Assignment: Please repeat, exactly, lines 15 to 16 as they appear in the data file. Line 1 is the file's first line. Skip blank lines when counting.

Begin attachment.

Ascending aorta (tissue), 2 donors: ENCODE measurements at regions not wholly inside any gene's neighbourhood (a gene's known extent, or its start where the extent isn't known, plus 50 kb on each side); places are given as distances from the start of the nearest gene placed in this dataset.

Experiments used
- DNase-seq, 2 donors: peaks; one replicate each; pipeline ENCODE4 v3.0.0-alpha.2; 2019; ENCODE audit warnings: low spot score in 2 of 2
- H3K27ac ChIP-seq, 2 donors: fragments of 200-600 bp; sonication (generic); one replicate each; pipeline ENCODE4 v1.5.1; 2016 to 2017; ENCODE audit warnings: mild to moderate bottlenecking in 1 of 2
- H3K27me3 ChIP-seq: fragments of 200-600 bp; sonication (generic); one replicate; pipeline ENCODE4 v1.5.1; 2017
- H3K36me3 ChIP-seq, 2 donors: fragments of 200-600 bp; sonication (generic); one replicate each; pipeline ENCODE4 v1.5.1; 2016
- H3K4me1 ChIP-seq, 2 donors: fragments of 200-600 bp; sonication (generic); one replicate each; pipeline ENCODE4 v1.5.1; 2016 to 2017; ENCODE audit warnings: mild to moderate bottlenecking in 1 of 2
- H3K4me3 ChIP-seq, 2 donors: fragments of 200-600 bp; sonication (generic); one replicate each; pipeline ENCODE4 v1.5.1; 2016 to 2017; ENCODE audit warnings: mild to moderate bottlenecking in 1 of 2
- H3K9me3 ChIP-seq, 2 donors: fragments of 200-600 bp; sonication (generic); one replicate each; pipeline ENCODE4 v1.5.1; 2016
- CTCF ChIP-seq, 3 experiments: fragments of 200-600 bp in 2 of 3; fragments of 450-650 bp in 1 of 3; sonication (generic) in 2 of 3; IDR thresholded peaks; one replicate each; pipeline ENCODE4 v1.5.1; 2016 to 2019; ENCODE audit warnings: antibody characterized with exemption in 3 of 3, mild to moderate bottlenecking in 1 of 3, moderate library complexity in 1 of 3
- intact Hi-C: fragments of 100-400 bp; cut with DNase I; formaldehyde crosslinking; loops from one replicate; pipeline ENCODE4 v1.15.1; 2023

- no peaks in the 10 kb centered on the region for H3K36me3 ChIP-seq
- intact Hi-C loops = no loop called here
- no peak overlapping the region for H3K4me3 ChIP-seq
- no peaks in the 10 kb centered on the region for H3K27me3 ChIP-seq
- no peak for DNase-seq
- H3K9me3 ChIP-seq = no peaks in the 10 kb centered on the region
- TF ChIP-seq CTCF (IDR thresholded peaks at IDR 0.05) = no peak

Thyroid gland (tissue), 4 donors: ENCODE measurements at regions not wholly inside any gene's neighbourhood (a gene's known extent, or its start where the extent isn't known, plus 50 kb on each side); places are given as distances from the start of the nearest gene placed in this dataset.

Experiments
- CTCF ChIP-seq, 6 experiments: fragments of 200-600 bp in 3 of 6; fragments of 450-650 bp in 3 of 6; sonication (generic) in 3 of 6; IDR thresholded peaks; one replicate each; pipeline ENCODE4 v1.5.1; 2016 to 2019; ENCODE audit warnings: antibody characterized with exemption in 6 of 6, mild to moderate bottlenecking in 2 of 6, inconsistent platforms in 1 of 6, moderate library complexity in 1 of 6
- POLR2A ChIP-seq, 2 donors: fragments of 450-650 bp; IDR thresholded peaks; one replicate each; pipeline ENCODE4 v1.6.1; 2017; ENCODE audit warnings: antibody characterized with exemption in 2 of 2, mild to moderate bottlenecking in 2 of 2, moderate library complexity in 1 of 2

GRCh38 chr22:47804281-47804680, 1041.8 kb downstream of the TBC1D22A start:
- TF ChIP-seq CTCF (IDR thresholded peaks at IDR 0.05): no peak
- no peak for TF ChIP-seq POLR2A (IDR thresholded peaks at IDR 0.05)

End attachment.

- no peaks in the 10 kb centered on the region for H3K27me3 ChIP-seq
- no peak for DNase-seq